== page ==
The Christmas tree stood in the living room of the Tarenton, Pa., home, lit with bright lights and decorated with colorful glass balls. George Pochon and his wife had decorated it alone while their five-year-old son, Jimmy, lay on a pile of pillows nearby. Jimmy smiled when he saw the finished tree, but he didn’t get out of his makeshift bed.
“Well, I won’t get out of bed today, Mummy, I’ll get out of bed tomorrow,” Jimmy said to his mother, according to an Associated Press report in December 1949.
His mother turned away from him so that Jimmy wouldn’t see the tears welling up in her eyes.
Jimmy had been good all year and he was hoping to have a merry Christmas with lots of gifts.
“I’ve been a good boy, so Santa’s going to see me before the other boys and girls,” Jimmy told the Associated Press writer.
And Jolly Old Saint Nick did. Santa paid a visit to Jimmy on Dec. 12, 1949, and brought Jimmy a dog.
“He sure did make a fuss over that dog,” George said. “That’s all he was asking for. He named him ‘Fluffy’ right off.”
However, the reason for Santa’s early visit was not because Jimmy had been so much better than the other children; the doctors had said Jimmy wouldn’t live to see Christmas.
Jimmy had been a normal five year old with blond hair and bright blue eyes until September. Then he fell ill and the doctors diagnosed him with cancer in his chest that had already destroyed part of one of his lungs.
The Pochons had taken their son to a hospital during the last week of November when Jimmy’s health worsened. The doctors were at a loss for what to do and so on December 9, the Pochons brought their young son home to die.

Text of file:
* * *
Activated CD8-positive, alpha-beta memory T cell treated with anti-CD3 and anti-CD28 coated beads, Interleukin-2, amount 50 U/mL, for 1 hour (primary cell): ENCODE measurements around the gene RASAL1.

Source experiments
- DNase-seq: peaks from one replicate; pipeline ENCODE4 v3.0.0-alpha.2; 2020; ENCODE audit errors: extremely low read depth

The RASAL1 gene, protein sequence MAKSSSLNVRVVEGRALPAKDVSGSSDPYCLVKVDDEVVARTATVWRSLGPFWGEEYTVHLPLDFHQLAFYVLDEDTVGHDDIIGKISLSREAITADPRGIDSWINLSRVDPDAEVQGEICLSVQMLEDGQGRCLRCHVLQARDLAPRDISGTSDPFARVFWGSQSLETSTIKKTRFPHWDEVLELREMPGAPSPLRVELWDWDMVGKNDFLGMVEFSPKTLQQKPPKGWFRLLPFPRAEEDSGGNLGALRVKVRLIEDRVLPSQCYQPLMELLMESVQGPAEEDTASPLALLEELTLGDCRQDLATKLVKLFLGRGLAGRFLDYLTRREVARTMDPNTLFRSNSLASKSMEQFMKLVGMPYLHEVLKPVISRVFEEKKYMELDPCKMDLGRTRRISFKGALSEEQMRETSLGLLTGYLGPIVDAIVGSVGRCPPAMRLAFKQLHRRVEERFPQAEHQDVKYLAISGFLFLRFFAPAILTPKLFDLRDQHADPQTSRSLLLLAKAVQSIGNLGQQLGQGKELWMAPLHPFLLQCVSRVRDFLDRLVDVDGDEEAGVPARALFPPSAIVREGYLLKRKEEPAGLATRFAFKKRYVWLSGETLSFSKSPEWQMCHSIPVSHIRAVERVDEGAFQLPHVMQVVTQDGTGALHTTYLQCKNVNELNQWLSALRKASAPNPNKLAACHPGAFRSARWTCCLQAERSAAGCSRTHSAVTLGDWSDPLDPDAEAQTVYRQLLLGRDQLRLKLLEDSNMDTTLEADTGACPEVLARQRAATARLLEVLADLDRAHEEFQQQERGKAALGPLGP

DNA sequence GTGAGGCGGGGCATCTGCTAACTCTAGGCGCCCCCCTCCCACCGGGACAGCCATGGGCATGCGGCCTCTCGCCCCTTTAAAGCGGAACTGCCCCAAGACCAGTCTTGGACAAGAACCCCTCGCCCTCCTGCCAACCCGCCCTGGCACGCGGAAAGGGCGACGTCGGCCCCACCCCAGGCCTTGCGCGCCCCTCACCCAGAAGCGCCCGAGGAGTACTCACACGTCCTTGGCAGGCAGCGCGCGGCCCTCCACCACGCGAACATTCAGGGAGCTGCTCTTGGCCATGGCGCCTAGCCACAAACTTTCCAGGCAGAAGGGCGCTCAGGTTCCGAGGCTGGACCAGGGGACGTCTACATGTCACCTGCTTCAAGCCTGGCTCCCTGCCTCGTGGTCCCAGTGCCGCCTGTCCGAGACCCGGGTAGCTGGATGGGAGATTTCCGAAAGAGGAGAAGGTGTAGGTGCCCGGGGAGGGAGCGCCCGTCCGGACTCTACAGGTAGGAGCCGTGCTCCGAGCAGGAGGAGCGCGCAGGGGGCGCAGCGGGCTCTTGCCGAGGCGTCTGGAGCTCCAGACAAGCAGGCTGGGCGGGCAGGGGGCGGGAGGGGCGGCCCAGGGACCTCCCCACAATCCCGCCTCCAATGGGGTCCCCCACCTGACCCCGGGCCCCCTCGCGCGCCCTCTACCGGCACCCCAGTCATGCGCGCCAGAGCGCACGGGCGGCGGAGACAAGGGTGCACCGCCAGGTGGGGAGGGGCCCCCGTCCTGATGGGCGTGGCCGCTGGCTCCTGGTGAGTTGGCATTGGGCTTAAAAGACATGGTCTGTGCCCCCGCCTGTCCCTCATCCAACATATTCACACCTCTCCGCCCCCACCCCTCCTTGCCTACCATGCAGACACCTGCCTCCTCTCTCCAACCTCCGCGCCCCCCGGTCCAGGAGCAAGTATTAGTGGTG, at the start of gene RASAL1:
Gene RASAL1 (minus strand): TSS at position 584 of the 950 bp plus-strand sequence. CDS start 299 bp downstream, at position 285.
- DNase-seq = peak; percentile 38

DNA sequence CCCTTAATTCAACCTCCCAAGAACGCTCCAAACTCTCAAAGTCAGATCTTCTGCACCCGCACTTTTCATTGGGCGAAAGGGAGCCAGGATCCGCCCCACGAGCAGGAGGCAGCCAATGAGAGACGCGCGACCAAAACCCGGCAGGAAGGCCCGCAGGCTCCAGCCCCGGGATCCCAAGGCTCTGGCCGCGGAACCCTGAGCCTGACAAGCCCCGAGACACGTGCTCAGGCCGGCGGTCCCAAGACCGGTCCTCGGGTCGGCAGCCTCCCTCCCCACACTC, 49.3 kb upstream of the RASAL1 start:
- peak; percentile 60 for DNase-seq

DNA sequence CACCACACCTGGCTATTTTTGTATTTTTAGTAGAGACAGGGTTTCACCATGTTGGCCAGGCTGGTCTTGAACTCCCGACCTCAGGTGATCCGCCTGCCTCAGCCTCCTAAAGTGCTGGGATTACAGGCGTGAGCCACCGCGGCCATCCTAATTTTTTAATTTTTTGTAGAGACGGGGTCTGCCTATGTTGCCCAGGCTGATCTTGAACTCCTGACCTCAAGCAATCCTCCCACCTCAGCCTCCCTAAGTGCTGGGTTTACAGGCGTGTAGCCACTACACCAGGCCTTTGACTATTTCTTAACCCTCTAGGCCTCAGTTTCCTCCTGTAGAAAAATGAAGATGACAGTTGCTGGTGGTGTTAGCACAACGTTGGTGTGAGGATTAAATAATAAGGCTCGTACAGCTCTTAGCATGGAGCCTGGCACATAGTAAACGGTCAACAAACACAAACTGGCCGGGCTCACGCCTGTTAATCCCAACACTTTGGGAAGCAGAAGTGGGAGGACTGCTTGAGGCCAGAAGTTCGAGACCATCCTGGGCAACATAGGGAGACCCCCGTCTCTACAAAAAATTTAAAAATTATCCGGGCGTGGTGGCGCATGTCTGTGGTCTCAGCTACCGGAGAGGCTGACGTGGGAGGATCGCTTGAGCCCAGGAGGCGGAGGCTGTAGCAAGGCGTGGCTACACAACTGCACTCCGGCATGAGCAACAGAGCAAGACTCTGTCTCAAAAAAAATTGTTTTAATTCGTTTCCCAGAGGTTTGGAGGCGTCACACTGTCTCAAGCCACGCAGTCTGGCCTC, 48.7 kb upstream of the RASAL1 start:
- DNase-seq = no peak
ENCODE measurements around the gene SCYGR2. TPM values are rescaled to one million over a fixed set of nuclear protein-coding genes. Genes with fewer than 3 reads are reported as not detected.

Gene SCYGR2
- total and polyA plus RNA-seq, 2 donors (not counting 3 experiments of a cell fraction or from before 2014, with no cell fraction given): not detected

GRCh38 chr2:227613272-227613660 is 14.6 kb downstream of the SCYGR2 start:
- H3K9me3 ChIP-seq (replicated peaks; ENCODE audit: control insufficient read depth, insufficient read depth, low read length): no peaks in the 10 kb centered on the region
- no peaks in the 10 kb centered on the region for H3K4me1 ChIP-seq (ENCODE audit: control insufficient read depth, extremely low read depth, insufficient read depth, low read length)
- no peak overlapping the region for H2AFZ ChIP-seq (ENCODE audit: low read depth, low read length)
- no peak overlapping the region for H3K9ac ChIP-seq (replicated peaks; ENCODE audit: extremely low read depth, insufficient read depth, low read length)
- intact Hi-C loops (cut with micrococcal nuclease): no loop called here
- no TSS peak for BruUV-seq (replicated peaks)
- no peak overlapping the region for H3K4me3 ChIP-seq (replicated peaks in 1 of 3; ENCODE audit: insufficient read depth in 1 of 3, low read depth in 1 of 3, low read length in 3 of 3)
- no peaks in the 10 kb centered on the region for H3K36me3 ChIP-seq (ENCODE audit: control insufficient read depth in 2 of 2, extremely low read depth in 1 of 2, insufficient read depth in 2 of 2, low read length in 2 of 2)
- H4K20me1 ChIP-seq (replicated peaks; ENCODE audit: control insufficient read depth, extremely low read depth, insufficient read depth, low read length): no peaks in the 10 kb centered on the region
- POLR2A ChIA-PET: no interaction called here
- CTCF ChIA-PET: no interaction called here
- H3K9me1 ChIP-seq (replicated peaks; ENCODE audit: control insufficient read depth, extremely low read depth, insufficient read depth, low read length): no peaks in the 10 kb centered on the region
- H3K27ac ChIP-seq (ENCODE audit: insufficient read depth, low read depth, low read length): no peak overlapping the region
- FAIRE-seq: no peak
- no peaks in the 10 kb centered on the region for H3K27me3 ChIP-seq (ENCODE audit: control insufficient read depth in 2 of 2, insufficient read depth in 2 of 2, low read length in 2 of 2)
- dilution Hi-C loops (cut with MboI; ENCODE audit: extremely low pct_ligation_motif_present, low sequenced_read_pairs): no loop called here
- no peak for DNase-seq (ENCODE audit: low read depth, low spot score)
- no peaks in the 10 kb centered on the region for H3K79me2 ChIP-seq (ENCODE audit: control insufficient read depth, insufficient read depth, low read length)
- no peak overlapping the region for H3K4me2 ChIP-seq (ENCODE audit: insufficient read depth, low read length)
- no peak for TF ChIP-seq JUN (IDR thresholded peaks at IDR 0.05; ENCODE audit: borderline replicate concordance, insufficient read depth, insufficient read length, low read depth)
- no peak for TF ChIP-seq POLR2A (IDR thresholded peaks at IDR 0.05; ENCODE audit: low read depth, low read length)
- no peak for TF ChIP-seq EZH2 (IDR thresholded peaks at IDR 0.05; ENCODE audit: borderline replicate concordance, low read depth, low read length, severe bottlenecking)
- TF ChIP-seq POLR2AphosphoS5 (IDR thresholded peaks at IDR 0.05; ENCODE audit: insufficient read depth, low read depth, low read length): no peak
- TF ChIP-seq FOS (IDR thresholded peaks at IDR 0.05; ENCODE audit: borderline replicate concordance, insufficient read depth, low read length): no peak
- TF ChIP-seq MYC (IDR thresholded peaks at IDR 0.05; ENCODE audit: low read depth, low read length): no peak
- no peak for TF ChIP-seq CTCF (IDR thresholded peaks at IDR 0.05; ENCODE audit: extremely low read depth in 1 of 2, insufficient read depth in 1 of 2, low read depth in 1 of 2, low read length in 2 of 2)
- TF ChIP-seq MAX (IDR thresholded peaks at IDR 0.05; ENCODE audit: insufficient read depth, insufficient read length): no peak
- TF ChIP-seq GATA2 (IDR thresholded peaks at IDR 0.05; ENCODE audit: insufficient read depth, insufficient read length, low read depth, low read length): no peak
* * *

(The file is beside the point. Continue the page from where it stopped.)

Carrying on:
“There must be something, or someone somewhere who can save our boy,” George said to the Associated Press. “The Lord took our two other children from us I just know he won’t take Jimmy, too.” Jimmy’s siblings had died in childbirth.
However, if this was to be Jimmy’s final Christmas, the Town of Tarenton was determined to make it his best one. The Veterans of Foreign Wars Chapter threw him a huge Christmas party.
The Valley Daily News offered to pay for a trip to Chicago so Jimmy could be treated. A local union offered to pay for the treatment with an experimental betatron particle accelerator at University of Illinois.
Use of the betatron particle accelerator was limited to Illinois charity patients, though. So the governor of Pennsylvania sought to contact his counterpart in Illinois on behalf of the Pochons. The governor of Illinois was finally located in Washington D.C. He readily agreed to allow the Pochons access to the betatron machine.
The Pochons consulted with Dr. Andrew Ivy at the university and he had to give them the bad news.
“Dr. Ivy said the case is too far advanced – that the betatron treatment wouldn’t do any good. We don’t know what to do now. I suppose there will be another doctors’ consultation, but I know what the doctors will say – there’s no hope for Jimmy,” George Pochon said.
Unaware of the setback, Jimmy played happily with his toys and Fluffy while his life slowly slipped away.
Jimmy’s story had made national headlines, though. One of those stories was seen by a cancer specialist in New York City who offered to look at Jimmy. It was now less than two weeks before Christmas and Jimmy was expected to be dead within days. His parents could see him fading before their eyes.
The Pochons took the only hope available and went to New York where Jimmy was admitted to Cancer Memorial Hospital for treatment.
Christmas came and went and Jimmy was still alive. Then the new year came and Jimmy was still alive. After a month in the hospital, he left, greatly improved and with his cancer in remission. He continued to return for monthly treatments, but when Christmas 1950 came around, the now six-year-old Jimmy had to celebrate it on December 25, along with all the other healthy boys and girls.